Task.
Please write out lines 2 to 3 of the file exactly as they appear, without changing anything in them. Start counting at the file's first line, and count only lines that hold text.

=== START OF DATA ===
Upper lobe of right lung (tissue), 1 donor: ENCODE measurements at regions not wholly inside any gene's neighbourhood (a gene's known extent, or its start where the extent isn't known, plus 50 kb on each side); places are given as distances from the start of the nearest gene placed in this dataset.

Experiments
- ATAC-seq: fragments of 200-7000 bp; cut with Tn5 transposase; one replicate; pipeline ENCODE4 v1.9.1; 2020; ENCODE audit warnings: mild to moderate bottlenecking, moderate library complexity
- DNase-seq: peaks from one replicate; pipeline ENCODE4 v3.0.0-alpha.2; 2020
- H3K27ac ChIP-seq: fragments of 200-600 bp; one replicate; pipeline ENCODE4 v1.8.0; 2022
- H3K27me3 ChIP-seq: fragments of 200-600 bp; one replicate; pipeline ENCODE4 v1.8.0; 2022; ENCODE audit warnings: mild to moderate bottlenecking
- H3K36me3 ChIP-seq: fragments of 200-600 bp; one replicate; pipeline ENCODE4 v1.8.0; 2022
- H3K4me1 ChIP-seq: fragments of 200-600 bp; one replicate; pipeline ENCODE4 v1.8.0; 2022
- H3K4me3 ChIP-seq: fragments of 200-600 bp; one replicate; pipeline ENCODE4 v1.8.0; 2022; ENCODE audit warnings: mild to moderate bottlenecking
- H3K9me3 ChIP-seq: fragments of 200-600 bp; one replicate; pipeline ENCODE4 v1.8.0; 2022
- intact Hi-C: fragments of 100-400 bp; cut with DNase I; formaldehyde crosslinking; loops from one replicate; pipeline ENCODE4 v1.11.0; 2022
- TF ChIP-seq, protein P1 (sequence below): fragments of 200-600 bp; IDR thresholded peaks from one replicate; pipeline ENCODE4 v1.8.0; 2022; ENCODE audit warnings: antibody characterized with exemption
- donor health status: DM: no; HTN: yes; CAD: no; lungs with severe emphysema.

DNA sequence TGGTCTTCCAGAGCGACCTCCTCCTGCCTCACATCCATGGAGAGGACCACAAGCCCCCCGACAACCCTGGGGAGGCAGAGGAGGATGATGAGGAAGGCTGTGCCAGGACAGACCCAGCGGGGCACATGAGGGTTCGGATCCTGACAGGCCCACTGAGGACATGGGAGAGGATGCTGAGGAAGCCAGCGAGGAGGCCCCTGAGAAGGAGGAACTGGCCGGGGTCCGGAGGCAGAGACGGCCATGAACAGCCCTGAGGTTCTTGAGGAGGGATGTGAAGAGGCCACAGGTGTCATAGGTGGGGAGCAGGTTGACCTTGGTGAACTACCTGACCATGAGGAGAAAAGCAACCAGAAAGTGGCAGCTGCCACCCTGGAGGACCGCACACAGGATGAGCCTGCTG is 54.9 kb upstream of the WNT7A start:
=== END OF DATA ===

Experiments
- ATAC-seq: fragments of 200-7000 bp; cut with Tn5 transposase; one replicate; pipeline ENCODE4 v1.9.1; 2020; ENCODE audit warnings: mild to moderate bottlenecking, moderate library complexity